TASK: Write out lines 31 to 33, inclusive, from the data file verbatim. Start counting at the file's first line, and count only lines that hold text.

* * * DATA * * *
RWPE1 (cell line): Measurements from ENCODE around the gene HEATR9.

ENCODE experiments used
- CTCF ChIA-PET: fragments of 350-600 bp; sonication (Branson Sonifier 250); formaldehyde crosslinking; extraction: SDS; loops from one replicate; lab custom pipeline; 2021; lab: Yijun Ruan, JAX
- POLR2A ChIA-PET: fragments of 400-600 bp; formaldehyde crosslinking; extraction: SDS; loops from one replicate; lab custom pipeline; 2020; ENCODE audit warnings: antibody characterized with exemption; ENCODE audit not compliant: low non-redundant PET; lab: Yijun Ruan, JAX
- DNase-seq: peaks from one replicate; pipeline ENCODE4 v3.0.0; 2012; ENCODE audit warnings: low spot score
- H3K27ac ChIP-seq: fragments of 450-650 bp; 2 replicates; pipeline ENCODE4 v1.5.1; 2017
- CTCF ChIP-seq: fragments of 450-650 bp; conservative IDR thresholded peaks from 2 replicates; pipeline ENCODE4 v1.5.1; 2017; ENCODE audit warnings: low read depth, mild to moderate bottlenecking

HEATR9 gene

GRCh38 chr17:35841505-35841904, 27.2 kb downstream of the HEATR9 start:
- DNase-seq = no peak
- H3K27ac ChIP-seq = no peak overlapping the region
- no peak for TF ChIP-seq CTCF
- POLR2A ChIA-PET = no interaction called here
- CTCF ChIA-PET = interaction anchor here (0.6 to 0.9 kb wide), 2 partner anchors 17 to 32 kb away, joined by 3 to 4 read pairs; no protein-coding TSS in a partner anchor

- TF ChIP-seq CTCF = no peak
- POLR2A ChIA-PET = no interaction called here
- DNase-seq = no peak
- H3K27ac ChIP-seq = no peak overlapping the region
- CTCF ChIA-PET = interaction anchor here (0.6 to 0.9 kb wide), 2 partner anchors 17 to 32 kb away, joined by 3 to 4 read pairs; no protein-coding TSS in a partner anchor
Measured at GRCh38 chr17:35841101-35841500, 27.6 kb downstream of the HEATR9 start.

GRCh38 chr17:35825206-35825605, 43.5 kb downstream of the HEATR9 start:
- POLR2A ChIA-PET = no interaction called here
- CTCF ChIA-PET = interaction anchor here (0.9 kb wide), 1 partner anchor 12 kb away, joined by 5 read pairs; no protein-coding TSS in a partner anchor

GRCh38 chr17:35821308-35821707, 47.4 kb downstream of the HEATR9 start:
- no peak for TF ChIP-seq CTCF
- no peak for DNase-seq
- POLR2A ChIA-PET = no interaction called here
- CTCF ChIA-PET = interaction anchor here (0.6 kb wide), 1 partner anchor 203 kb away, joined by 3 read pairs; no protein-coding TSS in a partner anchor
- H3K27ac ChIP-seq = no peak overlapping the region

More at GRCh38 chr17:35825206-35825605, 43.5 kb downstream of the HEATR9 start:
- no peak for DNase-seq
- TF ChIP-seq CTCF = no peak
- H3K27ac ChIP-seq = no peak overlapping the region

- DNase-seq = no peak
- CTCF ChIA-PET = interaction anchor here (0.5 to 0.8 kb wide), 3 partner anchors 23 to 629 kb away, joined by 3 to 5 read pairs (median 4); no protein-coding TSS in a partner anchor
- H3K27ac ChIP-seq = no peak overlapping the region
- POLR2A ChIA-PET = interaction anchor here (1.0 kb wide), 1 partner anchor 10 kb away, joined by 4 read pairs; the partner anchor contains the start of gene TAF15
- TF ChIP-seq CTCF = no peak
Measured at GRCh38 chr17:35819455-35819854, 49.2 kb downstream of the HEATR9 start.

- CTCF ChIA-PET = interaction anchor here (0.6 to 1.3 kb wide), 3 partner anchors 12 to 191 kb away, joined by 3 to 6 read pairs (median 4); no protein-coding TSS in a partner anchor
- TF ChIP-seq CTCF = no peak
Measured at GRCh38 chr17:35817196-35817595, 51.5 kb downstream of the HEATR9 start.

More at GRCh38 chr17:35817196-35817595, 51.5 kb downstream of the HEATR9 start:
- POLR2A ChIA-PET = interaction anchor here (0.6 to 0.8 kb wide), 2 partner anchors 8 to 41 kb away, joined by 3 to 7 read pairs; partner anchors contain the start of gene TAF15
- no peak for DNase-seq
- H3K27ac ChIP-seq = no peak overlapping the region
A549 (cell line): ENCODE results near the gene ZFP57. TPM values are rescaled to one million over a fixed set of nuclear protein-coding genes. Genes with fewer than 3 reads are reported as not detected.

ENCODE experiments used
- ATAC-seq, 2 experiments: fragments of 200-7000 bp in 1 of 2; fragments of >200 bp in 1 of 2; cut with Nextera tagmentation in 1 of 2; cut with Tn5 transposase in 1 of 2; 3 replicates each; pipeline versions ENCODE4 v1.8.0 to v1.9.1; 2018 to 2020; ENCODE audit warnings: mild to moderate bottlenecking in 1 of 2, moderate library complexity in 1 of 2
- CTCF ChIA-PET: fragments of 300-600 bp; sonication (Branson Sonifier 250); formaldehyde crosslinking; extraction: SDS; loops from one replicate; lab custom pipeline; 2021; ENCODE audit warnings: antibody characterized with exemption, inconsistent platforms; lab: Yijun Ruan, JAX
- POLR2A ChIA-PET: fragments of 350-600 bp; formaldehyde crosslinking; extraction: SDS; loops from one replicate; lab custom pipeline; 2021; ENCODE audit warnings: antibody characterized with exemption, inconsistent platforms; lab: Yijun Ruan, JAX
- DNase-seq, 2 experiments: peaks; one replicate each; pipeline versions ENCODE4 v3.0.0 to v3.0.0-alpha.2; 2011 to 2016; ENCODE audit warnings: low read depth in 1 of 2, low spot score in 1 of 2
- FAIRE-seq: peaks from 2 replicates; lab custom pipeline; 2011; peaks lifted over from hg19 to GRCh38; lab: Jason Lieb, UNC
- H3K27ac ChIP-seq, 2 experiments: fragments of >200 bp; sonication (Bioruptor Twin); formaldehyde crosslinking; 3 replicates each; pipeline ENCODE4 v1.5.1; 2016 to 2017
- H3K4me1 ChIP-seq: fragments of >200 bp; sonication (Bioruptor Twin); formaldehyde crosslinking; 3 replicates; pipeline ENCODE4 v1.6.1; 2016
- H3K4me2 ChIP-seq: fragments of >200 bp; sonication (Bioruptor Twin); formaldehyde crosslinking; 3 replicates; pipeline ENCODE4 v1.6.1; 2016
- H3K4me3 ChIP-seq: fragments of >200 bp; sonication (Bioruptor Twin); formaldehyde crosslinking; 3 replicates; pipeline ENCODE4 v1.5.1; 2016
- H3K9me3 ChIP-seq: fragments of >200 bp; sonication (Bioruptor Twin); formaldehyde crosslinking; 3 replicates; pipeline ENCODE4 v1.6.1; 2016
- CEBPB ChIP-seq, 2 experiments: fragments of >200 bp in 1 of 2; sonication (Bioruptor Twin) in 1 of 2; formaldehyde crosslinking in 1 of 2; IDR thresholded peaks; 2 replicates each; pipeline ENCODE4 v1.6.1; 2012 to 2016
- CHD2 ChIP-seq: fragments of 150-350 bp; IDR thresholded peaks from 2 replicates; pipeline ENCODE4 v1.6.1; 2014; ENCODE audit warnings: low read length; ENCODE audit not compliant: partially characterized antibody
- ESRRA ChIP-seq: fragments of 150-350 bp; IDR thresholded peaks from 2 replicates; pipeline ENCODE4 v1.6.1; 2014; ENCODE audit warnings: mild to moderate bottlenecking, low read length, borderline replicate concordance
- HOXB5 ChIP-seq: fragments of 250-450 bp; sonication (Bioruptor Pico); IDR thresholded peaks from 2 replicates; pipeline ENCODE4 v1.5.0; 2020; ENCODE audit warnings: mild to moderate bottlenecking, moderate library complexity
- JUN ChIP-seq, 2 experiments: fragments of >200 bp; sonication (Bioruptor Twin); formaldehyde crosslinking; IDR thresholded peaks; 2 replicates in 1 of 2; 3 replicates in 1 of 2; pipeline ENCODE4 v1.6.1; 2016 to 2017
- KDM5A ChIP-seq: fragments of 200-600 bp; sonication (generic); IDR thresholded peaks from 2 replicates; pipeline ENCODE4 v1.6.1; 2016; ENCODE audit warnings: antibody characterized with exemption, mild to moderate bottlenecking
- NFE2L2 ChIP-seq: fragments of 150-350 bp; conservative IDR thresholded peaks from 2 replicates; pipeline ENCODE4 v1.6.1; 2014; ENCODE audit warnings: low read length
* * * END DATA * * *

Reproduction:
- no peak for DNase-seq
- TF ChIP-seq CTCF = no peak
- H3K27ac ChIP-seq = no peak overlapping the region